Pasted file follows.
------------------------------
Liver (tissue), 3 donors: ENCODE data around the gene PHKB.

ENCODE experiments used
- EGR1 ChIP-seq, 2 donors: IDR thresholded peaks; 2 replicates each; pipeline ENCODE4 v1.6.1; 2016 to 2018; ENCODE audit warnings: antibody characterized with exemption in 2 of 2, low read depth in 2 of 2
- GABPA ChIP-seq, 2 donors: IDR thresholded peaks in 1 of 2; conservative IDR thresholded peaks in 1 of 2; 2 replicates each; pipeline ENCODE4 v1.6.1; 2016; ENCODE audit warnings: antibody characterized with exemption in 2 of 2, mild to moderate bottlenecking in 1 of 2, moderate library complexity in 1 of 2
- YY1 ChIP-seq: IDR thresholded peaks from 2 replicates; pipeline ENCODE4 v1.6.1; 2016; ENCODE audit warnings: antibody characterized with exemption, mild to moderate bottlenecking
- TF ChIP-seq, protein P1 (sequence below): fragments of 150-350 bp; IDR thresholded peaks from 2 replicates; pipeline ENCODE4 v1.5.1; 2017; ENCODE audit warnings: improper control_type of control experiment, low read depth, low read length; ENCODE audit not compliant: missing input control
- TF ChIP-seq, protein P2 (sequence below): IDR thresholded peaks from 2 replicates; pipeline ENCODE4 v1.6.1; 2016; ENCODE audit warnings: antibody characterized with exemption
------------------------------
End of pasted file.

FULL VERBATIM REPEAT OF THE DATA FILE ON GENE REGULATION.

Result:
Liver (tissue), 3 donors: ENCODE data around the gene PHKB.

ENCODE experiments used
- EGR1 ChIP-seq, 2 donors: IDR thresholded peaks; 2 replicates each; pipeline ENCODE4 v1.6.1; 2016 to 2018; ENCODE audit warnings: antibody characterized with exemption in 2 of 2, low read depth in 2 of 2
- GABPA ChIP-seq, 2 donors: IDR thresholded peaks in 1 of 2; conservative IDR thresholded peaks in 1 of 2; 2 replicates each; pipeline ENCODE4 v1.6.1; 2016; ENCODE audit warnings: antibody characterized with exemption in 2 of 2, mild to moderate bottlenecking in 1 of 2, moderate library complexity in 1 of 2
- YY1 ChIP-seq: IDR thresholded peaks from 2 replicates; pipeline ENCODE4 v1.6.1; 2016; ENCODE audit warnings: antibody characterized with exemption, mild to moderate bottlenecking
- TF ChIP-seq, protein P1 (sequence below): fragments of 150-350 bp; IDR thresholded peaks from 2 replicates; pipeline ENCODE4 v1.5.1; 2017; ENCODE audit warnings: improper control_type of control experiment, low read depth, low read length; ENCODE audit not compliant: missing input control
- TF ChIP-seq, protein P2 (sequence below): IDR thresholded peaks from 2 replicates; pipeline ENCODE4 v1.6.1; 2016; ENCODE audit warnings: antibody characterized with exemption